Insurers need to delegate authority without losing control
A NEW Financial Conduct Authority (FCA) survey has reviewed the way insurance companies delegate responsibility to see how well the system works and what impact it has on the level of customer service.
Twelve insurers who outsource underwriting, claims handling, and other processes, as well 19 intermediaries and third party administrators were examined by the FCA.
They discovered considerable discrepancies in how insurers appoint and deal such parties.
Of more pressing concern, they also found examples where inadequately managed outsourcing led to a poor customer experience.
Many companies make light work
Insurance isn't a straightforward product where one company handles everything from start to finish.
Commonly it's made up of a collection of retail firms, underwriters, claims handling firms, and additional third party administrators that could include call centres, companies who design the insurance cover, even specialists brought in to handle customer complaints.
The review found considerable differences in both the manner in which insurance companies delegate, and in the extent of the delegation.
For example, the proportion of business underwritten to a delegated authority could range from 10 to 100%. That authority might also vary from a massive composite insurer to a small underwriting specialist.
One of the problems was a lack of communication between an insurer and their delegated authorities. There was no allocation of responsibilities, and confusion between who handled what.
So it was uncertain, for example, who would handle complaints procedures or try to improve them. Insurance was on occasion sold by exempt or non-regulated firms.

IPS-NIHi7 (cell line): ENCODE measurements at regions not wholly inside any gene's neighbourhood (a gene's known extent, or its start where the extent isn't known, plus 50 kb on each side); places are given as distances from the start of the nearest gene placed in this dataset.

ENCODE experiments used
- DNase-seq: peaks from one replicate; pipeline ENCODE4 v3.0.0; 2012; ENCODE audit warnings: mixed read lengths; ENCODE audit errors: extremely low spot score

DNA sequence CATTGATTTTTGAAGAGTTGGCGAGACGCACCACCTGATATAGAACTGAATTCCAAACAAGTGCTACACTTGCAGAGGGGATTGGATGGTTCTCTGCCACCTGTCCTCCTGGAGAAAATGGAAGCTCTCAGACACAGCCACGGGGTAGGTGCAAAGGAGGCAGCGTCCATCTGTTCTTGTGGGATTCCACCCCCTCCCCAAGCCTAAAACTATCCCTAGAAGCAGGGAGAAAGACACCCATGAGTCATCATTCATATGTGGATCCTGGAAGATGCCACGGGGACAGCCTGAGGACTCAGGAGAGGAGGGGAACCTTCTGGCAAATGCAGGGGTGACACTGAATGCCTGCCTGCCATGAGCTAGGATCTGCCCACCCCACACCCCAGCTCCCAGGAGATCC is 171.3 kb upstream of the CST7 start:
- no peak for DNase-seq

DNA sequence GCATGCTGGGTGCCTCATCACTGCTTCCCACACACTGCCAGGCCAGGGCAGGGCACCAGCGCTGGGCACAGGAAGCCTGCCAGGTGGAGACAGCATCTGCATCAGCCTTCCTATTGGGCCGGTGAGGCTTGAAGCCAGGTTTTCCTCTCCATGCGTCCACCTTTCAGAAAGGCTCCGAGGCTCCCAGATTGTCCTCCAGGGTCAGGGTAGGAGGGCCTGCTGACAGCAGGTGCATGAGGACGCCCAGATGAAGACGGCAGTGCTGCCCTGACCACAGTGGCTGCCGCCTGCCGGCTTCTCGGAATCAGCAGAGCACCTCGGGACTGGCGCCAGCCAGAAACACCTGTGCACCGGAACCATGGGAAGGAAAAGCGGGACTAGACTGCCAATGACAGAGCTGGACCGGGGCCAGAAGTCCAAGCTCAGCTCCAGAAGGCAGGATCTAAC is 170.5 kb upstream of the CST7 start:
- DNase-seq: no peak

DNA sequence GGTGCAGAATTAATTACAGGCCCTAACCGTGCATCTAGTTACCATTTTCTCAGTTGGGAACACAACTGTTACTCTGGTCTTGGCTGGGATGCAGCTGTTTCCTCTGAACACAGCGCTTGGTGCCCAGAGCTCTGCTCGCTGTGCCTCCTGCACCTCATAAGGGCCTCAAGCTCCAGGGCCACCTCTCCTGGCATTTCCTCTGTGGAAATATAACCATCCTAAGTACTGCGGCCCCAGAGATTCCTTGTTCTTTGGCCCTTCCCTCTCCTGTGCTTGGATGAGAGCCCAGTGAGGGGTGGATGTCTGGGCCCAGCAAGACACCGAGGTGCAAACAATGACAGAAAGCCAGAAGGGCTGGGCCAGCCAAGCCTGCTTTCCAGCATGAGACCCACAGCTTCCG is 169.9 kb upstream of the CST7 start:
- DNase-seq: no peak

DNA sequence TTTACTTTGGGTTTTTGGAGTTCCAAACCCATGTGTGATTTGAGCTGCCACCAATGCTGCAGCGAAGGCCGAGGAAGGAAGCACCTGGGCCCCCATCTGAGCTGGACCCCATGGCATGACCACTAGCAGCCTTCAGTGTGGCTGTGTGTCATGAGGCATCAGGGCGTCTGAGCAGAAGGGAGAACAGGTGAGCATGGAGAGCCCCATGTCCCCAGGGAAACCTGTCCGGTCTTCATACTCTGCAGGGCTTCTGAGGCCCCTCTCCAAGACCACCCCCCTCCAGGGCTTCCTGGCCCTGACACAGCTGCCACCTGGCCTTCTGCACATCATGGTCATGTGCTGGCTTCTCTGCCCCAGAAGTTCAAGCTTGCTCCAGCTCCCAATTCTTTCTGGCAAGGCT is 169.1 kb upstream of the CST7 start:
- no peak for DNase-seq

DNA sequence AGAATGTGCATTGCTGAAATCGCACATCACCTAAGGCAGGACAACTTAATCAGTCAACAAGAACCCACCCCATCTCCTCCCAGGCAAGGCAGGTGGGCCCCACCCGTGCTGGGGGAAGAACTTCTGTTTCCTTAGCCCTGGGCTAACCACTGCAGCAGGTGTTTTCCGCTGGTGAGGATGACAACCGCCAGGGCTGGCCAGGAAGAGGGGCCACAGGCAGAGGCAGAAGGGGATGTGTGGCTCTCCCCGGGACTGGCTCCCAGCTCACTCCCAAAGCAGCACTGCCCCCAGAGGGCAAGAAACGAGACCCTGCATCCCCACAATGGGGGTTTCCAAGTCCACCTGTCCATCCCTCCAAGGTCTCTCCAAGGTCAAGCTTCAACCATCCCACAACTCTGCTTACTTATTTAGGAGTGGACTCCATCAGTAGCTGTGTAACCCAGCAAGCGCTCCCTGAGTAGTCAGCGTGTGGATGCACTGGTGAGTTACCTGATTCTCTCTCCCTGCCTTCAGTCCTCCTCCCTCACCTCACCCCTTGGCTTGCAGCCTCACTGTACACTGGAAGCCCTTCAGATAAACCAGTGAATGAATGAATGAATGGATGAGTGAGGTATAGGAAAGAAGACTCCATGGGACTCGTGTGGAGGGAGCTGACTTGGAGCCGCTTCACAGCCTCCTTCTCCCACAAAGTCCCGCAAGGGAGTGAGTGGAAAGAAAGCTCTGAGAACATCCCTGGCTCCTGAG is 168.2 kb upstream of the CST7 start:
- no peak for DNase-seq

Lack of consistency created difficulties too. In one example the FCA discovered an intermediary product provider charging different prices for identical products being sold on the same day. Small wonder consumers complain about lack of clarity on insurance pricing.
The FCA also found insurers didn't always check the suitability of third parties to provide adequate service.
Some companies delegate better than others
Of course, as in any industry, there was a difference in standards between companies. Some thoroughly vetted third parties to ensure they were appropriate while others merely checked that they were an authorised firm and solvent.
Worryingly, the FCA sometimes discovered that some companies didn't sufficiently understand the insurance they were underwriting if it was designed by someone else.
As the FCA points out, aside from the cost, the quality of the claims process is the most important reason for choosing an insurance product.
But while everyone knows it's important to read the small print before signing up, it can be difficult to tell how good an insurance product is until a claim has to be made.
However, the FCA found that at least a third of insurers in their sample had only limited control over claims handling that had been outsourced. Sometimes they were even completely designed and managed by an intermediary.
In such cases the insurer was obviously entirely reliant on a different company to meet their customers' obligations. In the worse instances claims have been declined without the insurer having any idea, and therefore unable to address the issue.
All too often, it was found that the only way insurers were measuring the quality of their product was through customer complaints.
What's more, when complaints were received they were dealt with in different ways; for example general complaints might go to the sales team or customer services while claims-related complaints could go to the insurer, an intermediary, or even a third-party selling the product.
Fixing the problem
As well as providing individual feedback to firms included in their review, the FCA intends to address issues by using regulatory tools.
They'll also work with regulated insurers and intermediaries to ensure they are taking steps to address the issues identified.
Insurance is not a sexy product. Frequently people only buy it because they are legally obliged or feel they have to, especially with something like car or contents cover. They don't necessarily read the small print.
Even if they do, the language is often written with legal compliance in mind and is hard to understand.
However they do expect to get an acceptable service for what they are paying.
Now the FCA is taking steps to assure that, whatever the complexity of outsourcing arrangements, they won't be disappointed.
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